Tiny Tower : Vegas – The Problem is, It Doesn’t Suck

Except it does. Kind of.

Ground floor of the Tower of Crushed Dreams
Ground floor of the Tower of Crushed Dreams

Here’s the deal: Tiny Tower is a mightily cute game where you “manage” and build a highrise floor by floor, ostensibly in Las Vegas. Your cute little pixelized building is filled to the gills with adorable little people that walk through the door on the ground floor and mill around aimlessly in the lobby until you give them a job of some kind (or kick them to the curb).

I like the little folks who stroll in off the street.  They’re usually wearing some crazy little outfit. They have gumption.  You can see their skills in different areas (like entertainment, retail, etc) and some of them are just terrible at their jobs.  But, you gotta question their aspirations, walking in off the strip (possibly drunk), stars in their eyes and claiming that their dream job is flipping burgers up on the 19th floor.

But that’s apparently the local job market, roving eccentrics wandering into my classy establishment and refusing to leave the lobby.  Can I blame them?

Its an arms race anyway, because there are always more floors to build, thus more people to hire.  There’s a distinct thrill to building a new floor of the building, which takes “coins” (or “bux”, which is a distinct currency from coins, but more about that in a moment).  Each new floor takes an exponential investment in coins, but the result is a randomly picked floor which might be a Tiki nightclub, a 1970’s themed hotel suite, a retail shop that sells shoes and so on. There are a huge set of possible ones I likely will never uncover.  So, it’s fun to set up the floor to be built and then see what kind of new shop turns up.

Please hire us.
Please hire us.

So, you grab one of the applicants wandering around in the lobby, and you put them to work in a job selling seashells or cuban cigars or whatever, which generates coins.  And with those coins, you can build a new floor (with increasing investment for each new floor).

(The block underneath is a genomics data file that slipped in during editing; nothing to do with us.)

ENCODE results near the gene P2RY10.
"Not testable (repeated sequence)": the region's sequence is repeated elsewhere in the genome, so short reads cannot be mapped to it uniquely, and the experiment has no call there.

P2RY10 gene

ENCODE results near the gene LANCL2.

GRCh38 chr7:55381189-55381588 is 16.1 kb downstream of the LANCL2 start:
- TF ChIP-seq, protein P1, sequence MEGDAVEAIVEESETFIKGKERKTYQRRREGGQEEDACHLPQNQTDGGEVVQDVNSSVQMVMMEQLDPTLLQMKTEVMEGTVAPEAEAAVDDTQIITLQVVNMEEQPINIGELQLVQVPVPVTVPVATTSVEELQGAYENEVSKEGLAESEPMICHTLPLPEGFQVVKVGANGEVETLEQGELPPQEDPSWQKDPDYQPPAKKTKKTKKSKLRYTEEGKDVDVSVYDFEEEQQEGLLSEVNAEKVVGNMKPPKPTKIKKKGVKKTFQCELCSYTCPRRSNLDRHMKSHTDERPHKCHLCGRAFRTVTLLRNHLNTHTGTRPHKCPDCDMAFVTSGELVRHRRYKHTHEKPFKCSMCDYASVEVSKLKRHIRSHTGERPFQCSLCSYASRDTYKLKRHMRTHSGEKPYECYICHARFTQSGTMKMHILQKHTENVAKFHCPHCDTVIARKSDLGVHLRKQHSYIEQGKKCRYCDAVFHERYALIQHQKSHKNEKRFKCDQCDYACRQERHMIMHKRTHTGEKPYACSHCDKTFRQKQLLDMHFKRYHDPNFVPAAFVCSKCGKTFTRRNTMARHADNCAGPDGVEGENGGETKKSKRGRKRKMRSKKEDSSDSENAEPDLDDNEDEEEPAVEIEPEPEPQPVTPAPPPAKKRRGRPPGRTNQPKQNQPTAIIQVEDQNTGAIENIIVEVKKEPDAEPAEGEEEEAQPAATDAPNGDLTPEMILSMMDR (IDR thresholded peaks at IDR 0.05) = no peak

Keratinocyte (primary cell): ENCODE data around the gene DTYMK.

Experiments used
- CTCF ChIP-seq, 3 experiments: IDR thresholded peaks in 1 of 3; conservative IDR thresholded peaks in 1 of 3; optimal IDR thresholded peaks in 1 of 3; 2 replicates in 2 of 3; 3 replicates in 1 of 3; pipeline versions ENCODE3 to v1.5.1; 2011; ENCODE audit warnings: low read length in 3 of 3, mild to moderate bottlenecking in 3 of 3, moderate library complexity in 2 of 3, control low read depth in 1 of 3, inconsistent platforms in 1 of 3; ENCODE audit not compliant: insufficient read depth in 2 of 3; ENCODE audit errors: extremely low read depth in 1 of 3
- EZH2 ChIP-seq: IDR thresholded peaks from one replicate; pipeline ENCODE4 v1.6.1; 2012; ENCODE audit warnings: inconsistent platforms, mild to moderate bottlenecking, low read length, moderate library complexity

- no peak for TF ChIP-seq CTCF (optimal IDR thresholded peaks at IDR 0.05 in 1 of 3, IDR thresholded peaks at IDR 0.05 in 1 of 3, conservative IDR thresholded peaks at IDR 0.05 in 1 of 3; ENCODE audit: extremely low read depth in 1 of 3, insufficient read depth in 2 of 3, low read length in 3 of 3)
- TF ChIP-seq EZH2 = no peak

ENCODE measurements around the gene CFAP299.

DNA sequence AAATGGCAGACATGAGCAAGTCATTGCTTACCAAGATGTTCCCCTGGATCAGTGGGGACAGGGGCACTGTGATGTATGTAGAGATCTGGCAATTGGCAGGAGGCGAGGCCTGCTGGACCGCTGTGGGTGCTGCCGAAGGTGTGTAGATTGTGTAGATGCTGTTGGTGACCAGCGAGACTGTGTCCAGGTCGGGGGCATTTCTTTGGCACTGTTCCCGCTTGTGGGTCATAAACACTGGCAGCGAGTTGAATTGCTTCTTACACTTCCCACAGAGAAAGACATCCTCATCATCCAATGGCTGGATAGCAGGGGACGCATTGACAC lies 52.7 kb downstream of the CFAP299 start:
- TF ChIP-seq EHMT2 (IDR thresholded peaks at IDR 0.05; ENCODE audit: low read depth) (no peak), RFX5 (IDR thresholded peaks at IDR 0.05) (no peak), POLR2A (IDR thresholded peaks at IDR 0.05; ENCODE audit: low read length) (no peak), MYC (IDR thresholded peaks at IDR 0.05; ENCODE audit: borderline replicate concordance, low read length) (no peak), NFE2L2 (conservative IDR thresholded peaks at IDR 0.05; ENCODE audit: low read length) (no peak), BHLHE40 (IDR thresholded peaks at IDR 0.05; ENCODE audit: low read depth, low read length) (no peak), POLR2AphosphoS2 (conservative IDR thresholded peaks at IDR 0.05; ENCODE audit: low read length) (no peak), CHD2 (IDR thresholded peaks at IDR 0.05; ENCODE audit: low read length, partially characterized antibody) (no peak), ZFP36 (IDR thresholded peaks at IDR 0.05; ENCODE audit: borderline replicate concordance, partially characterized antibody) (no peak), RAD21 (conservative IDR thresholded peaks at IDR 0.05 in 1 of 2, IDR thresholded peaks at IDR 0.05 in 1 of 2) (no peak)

But hold your horses. Any serious advancement in this game requires another kind of currency: Bux, which are distinct from the coins. Sure, to build the floors you use coins, but to upgrade the floors or any other meaningful action, you gotta have them Bux.  Remember how your new wage slaves aren’t very good at their jobs?  You need to upgrade the floor using Bux, and there are 10 levels of upgrading.  An upgrade going too slow?  You need Bux.

Without these upgrades, the floors are continually running out of stock to sell: tacos, sea turtles, pearls, songs, paintings, relics, etc.  When a shop runs out of stock, it stops generating coins until you click on it again, and the restocking process is painfully slow.  Want to speed it up?  You need Bux, my friend.

Not having enough Bux is by far the most frustrating and limiting part of this game.  Unless you are the kind of person who loves to check in a million times a day and click on everything in the building (and hey, maybe you are, I’m only judging you a little bit), you quickly realize any progression will either take forever (as in, months), or (perhaps by design) you will want to pay real-life money to purchase the Bux just to get a basic level of efficiency from your pathetic little employees.